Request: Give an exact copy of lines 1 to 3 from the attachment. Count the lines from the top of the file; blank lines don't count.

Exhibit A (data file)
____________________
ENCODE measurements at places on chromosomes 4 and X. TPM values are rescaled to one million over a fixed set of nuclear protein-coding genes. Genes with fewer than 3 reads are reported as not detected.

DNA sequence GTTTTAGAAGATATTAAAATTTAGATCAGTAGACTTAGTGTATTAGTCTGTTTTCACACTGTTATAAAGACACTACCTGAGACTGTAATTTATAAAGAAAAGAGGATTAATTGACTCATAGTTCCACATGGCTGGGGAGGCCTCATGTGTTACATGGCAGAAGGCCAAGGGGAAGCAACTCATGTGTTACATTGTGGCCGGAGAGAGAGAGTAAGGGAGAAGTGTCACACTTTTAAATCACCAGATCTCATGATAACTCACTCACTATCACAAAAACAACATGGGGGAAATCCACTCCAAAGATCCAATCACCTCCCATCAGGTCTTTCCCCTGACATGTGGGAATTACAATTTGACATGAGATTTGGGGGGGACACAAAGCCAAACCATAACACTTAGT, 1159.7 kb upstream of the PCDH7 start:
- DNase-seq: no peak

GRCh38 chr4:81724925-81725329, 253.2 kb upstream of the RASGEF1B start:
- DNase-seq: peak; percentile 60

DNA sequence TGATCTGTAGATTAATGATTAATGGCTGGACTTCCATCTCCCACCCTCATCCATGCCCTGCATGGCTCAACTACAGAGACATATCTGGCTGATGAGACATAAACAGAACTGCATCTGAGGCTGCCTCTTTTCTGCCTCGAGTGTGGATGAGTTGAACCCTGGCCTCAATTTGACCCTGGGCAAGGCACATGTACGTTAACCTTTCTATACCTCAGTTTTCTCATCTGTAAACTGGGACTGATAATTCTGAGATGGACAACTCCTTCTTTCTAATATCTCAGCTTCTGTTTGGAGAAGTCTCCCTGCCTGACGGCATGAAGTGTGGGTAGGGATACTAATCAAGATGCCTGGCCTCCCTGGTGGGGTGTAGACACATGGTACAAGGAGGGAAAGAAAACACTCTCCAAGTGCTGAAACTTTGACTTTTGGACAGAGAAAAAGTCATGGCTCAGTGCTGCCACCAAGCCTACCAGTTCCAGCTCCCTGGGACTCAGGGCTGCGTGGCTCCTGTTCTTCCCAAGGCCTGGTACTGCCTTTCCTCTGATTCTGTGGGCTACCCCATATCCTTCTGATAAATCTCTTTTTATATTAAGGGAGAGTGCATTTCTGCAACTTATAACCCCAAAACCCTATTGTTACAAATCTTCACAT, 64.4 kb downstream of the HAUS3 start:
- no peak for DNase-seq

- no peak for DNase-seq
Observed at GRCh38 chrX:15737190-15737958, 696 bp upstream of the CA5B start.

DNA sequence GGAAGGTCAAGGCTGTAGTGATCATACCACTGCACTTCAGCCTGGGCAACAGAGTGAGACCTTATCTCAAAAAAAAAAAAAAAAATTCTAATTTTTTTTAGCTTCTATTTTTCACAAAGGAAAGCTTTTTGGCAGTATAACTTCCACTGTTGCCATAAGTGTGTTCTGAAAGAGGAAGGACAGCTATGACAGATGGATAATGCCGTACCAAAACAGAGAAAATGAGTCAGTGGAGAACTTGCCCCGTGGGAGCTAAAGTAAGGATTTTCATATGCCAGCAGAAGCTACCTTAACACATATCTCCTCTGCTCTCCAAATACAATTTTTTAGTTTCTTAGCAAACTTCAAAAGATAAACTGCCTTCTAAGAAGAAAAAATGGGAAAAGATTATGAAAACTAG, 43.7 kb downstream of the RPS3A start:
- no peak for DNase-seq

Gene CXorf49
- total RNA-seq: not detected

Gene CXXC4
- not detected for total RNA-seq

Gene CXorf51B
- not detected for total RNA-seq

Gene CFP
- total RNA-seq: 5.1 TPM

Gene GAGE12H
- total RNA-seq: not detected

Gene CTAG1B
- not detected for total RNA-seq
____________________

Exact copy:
ENCODE measurements at places on chromosomes 4 and X. TPM values are rescaled to one million over a fixed set of nuclear protein-coding genes. Genes with fewer than 3 reads are reported as not detected.

DNA sequence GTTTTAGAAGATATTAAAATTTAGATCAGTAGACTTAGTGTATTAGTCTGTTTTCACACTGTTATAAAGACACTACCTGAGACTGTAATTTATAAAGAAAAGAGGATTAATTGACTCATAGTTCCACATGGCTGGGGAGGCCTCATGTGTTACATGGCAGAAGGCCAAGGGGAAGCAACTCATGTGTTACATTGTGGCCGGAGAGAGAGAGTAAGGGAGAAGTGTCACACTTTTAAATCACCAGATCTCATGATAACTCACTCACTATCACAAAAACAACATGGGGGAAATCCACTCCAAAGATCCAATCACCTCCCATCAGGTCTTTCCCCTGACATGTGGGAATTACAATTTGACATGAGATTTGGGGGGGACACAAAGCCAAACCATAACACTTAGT, 1159.7 kb upstream of the PCDH7 start:
- DNase-seq: no peak